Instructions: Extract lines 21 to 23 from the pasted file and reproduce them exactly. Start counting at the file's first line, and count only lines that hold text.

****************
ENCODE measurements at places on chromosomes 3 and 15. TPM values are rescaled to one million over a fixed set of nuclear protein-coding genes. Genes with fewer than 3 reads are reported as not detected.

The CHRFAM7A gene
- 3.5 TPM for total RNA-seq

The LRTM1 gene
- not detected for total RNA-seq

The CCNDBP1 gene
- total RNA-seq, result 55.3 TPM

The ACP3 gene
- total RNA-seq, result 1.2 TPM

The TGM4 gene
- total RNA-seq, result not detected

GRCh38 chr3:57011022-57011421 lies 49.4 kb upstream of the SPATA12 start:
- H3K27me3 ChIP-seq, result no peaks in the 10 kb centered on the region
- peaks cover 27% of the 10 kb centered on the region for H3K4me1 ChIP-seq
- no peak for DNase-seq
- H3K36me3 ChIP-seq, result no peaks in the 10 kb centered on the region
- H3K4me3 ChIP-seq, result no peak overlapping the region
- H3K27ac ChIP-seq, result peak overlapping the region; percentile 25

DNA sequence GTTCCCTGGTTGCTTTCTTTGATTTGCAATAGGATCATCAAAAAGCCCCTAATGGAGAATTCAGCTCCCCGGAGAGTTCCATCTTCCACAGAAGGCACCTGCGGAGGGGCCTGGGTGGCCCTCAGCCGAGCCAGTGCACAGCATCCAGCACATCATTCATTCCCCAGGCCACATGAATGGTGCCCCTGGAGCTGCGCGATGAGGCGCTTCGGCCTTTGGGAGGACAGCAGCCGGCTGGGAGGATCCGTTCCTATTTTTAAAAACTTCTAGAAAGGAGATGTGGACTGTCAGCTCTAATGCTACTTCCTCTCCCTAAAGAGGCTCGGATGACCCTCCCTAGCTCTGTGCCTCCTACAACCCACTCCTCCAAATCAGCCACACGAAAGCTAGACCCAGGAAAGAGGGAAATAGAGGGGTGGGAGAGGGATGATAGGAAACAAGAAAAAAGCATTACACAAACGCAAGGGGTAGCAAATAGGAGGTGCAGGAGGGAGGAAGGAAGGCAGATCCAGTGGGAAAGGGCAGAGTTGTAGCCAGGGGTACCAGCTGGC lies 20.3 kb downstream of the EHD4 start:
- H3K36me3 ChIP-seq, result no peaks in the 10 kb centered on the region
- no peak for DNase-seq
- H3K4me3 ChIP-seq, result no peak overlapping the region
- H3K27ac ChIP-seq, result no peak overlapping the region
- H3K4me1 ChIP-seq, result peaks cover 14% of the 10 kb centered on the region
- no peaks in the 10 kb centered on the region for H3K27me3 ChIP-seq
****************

- no peak for DNase-seq
- H3K4me3 ChIP-seq, result no peak overlapping the region
- H3K27ac ChIP-seq, result no peak overlapping the region